Sea stars are among the world’s most bizarre marine creatures. They have no blood and no brains. They eat by vomiting their stomach out of their mouth and engulfing prey within it. They move around on thousands of tiny tube feet. And many have the extraordinary ability to regenerate lost body parts—some can even form an entirely new sea star from a single “arm” and part of the central disk.
The anatomy of these enigmatic animals has puzzled researchers for years. With no discernable head, scientists had suggested sea stars don’t have one. Now, new research published last week in the journal Nature indicates the opposite is true—that sea stars are all head and no tail.
“It’s as if the sea star is completely missing a trunk and is best described as just a head crawling along the seafloor,” lead researcher Laurent Formery, a biologist from Stanford University and the University of California, Berkeley, says in a statement from Chan Zuckerberg Biohub, which funded the study. “It’s not at all what scientists have assumed about these animals.”
Sea stars, also known as starfish, are part of a group of animals called echinoderms, which includes sea urchins and sand dollars. These creatures are often characterized by a classic five-fold symmetry—meaning you could split them up into five identical sections. Humans and most other animals, on the other hand, have bilateral symmetry—meaning we can be separated down the middle into two equal parts. Yet, oddly, sea stars start their lives as larvae with bilateral symmetry, before changing into their radial adult form.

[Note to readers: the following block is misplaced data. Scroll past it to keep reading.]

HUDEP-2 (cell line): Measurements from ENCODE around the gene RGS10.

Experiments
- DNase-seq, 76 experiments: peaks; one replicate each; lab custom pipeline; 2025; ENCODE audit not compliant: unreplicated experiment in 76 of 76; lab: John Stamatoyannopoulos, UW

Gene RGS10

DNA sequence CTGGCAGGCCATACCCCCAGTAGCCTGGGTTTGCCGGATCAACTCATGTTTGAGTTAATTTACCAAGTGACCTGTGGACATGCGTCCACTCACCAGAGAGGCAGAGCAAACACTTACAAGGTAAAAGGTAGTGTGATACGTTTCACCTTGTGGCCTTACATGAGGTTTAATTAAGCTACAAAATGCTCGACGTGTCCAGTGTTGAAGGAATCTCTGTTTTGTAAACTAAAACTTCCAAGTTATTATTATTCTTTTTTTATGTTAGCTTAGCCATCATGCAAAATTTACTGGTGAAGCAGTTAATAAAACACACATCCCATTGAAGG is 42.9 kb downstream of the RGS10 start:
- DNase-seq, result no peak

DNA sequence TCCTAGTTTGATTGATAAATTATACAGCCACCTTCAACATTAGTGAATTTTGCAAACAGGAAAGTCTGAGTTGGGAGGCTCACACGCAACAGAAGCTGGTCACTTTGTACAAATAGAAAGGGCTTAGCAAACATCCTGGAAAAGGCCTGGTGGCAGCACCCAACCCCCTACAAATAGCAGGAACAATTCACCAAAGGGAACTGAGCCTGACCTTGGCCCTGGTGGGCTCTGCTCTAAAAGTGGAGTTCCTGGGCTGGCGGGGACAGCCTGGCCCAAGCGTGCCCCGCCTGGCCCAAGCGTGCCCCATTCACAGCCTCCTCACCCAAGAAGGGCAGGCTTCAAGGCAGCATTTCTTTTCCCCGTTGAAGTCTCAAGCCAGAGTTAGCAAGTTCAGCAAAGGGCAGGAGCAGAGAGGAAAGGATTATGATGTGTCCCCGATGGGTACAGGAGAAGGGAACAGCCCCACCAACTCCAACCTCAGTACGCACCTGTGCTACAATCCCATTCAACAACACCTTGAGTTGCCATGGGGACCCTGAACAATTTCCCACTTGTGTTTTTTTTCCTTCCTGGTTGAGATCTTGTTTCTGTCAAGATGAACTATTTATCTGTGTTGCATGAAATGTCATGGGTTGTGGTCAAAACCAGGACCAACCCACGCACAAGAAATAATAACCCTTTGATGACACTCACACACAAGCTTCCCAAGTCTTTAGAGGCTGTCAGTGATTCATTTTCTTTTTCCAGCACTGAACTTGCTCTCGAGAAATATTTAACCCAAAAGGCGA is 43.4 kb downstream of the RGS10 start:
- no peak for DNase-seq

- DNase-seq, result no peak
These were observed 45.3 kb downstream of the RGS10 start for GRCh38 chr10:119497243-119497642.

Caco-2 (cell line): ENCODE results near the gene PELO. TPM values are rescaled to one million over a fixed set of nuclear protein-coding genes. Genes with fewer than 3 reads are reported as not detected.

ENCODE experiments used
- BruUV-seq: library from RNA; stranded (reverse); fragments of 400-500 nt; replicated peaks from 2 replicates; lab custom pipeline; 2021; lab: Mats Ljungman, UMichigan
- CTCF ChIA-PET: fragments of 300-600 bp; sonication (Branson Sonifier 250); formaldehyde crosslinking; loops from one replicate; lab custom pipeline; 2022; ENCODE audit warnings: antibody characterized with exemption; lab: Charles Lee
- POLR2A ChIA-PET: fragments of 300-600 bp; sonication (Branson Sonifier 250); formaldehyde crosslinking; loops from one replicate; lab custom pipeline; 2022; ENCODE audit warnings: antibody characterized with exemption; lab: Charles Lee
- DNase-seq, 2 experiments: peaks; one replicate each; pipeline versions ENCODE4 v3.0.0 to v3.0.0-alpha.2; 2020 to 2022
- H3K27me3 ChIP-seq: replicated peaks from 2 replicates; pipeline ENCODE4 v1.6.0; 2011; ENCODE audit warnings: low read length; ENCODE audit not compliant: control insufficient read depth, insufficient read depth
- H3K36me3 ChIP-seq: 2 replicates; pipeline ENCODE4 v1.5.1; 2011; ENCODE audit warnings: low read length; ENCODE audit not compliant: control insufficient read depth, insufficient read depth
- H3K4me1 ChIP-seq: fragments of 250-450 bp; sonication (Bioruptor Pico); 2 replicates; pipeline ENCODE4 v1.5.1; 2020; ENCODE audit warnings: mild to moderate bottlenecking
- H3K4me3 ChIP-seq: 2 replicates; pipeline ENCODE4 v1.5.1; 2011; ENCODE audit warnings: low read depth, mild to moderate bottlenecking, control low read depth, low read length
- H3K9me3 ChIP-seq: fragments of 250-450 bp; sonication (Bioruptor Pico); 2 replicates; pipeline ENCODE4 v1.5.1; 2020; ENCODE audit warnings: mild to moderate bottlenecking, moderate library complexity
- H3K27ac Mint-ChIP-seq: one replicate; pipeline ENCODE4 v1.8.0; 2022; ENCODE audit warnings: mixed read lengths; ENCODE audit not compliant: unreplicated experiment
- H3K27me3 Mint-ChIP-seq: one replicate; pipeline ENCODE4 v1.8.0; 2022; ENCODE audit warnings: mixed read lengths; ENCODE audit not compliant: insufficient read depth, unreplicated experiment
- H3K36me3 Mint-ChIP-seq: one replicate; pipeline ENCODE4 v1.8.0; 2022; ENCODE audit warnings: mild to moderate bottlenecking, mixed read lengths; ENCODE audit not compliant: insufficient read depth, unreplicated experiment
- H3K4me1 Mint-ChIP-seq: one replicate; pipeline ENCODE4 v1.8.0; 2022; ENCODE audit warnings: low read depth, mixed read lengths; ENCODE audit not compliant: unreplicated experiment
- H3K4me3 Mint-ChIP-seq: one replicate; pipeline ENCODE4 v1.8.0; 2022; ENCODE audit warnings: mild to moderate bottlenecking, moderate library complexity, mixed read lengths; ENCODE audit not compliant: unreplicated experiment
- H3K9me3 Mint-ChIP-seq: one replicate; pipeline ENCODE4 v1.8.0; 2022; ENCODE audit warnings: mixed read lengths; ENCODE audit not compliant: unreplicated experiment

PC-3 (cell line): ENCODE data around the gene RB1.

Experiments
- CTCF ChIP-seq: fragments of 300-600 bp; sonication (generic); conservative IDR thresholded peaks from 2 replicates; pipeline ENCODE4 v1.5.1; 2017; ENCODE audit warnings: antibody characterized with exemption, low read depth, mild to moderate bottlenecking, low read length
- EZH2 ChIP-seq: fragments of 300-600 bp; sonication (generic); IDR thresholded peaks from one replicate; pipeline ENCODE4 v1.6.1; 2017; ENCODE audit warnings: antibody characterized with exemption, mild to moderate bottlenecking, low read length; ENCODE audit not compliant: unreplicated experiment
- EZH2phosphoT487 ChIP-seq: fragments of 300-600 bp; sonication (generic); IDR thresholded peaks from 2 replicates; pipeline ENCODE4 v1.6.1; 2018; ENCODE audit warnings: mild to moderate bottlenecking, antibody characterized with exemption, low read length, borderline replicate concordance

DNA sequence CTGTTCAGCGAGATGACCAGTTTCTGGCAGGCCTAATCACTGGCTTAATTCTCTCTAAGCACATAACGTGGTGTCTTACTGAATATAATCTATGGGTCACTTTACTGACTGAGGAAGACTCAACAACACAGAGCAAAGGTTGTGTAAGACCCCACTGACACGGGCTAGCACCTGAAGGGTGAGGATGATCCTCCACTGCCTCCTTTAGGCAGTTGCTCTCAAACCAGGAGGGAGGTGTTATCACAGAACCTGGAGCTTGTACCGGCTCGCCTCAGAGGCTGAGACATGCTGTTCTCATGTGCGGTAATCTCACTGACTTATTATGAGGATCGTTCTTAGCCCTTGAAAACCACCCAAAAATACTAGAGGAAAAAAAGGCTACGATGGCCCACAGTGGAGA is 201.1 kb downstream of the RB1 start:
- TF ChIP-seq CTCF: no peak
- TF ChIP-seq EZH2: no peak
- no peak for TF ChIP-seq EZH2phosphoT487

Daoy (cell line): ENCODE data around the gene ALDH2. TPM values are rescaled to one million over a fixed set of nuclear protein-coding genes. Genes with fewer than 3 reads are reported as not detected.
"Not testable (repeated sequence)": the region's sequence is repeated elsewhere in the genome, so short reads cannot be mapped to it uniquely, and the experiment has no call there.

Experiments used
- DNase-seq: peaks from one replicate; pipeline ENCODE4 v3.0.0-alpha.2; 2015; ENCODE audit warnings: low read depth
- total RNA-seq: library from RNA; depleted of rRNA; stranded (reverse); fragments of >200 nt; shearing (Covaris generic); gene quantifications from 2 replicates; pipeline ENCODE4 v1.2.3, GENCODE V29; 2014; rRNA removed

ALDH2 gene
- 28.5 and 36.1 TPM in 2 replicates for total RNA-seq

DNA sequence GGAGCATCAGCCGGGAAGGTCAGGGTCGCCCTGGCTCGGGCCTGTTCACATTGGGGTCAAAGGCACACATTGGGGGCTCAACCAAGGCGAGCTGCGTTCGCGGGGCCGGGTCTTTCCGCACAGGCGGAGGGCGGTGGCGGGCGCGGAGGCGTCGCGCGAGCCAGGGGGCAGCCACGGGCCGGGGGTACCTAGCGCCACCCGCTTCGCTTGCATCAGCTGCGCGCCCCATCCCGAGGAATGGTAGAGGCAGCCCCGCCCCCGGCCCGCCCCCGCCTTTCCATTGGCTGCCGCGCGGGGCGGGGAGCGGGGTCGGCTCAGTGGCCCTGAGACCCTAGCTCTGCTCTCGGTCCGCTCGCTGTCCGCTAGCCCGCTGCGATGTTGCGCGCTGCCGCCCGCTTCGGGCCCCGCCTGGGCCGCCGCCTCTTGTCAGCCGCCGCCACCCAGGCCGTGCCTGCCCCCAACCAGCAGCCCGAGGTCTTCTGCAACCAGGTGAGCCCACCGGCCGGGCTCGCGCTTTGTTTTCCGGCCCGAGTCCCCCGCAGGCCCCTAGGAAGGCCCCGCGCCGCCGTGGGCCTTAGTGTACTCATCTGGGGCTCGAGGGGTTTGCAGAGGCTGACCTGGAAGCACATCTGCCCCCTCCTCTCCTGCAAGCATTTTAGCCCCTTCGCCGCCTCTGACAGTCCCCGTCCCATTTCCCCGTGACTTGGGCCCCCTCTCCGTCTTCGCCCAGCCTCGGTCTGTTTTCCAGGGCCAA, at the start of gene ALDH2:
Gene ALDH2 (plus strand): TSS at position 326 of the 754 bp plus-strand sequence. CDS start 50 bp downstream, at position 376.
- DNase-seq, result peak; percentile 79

“This has been a zoological mystery for centuries,” senior author Christopher Lowe, a marine and developmental biologist at Stanford University, says in a statement. “How can you go from a bilateral body plan to a pentaradial plan, and how can you compare any part of the starfish to our own body plan?”
To answer these questions, scientists could look at a starfish’s DNA and take note of where genes that code for its head or trunk are expressed in the body. But traditional methods used to detect gene expression in other animals don’t work well in the tissue of young sea stars, per the statement. These traditional methods involve chopping genetic material into small pieces. But now, using new technology, the team was able to pull data from intact, gene-sized DNA strands and create a 3D map to pinpoint which genes are active at precise locations in a sea star.
The team compared the genetic expression of the sea star species Patiria miniata to a closely related species of acorn worm. They found that genetic expression corresponding to head development in acorn worms and other vertebrates was located all around the sea stars, especially at the center and in the middle of each “arm.” But genes associated with the trunk—or torso—in other animals were largely missing.
Because the ancestors of sea stars do have trunks, this suggests that somewhere along their evolutionary journey, sea stars lost these genes—though when that happened is still a mystery.
“It’s an elegant and compelling study, with important implications for the evolutionary history of sea stars and other echinoderms,” Imran Rahman, a paleontologist at the Natural History Museum in London who was not involved in the research, tells Dino Grandoni of the Washington Post. “Ultimately, this could enable us to uncover the sequence of evolutionary changes that gave rise to the head-like body plan.”
Next, the research team plans to look back in the fossil record to pinpoint exactly when sea stars lost their torsos, writes Scientific American’s Lori Youmshajekian. They also plan to see whether the “all head” pattern holds up for sea urchins and sea cucumbers, too.